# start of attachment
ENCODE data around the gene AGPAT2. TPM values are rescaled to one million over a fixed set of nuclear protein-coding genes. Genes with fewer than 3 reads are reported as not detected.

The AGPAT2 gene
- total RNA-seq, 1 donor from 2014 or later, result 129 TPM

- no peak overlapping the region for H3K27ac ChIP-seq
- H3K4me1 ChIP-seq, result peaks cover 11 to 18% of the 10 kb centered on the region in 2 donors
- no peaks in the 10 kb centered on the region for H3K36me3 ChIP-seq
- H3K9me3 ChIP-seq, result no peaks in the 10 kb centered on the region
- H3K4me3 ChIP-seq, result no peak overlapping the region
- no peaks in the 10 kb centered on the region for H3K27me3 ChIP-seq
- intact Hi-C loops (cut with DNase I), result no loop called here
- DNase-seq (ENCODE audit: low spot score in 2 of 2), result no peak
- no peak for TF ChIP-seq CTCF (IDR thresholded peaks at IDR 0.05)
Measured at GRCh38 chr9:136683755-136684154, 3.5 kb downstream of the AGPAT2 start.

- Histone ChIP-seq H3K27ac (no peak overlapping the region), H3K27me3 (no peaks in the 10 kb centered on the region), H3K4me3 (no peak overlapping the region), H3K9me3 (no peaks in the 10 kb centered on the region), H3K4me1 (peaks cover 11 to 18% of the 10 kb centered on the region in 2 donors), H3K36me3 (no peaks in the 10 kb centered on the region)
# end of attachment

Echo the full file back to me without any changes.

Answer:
ENCODE data around the gene AGPAT2. TPM values are rescaled to one million over a fixed set of nuclear protein-coding genes. Genes with fewer than 3 reads are reported as not detected.

The AGPAT2 gene
- total RNA-seq, 1 donor from 2014 or later, result 129 TPM

- no peak overlapping the region for H3K27ac ChIP-seq
- H3K4me1 ChIP-seq, result peaks cover 11 to 18% of the 10 kb centered on the region in 2 donors
- no peaks in the 10 kb centered on the region for H3K36me3 ChIP-seq
- H3K9me3 ChIP-seq, result no peaks in the 10 kb centered on the region
- H3K4me3 ChIP-seq, result no peak overlapping the region
- no peaks in the 10 kb centered on the region for H3K27me3 ChIP-seq
- intact Hi-C loops (cut with DNase I), result no loop called here
- DNase-seq (ENCODE audit: low spot score in 2 of 2), result no peak
- no peak for TF ChIP-seq CTCF (IDR thresholded peaks at IDR 0.05)
Measured at GRCh38 chr9:136683755-136684154, 3.5 kb downstream of the AGPAT2 start.

- Histone ChIP-seq H3K27ac (no peak overlapping the region), H3K27me3 (no peaks in the 10 kb centered on the region), H3K4me3 (no peak overlapping the region), H3K9me3 (no peaks in the 10 kb centered on the region), H3K4me1 (peaks cover 11 to 18% of the 10 kb centered on the region in 2 donors), H3K36me3 (no peaks in the 10 kb centered on the region)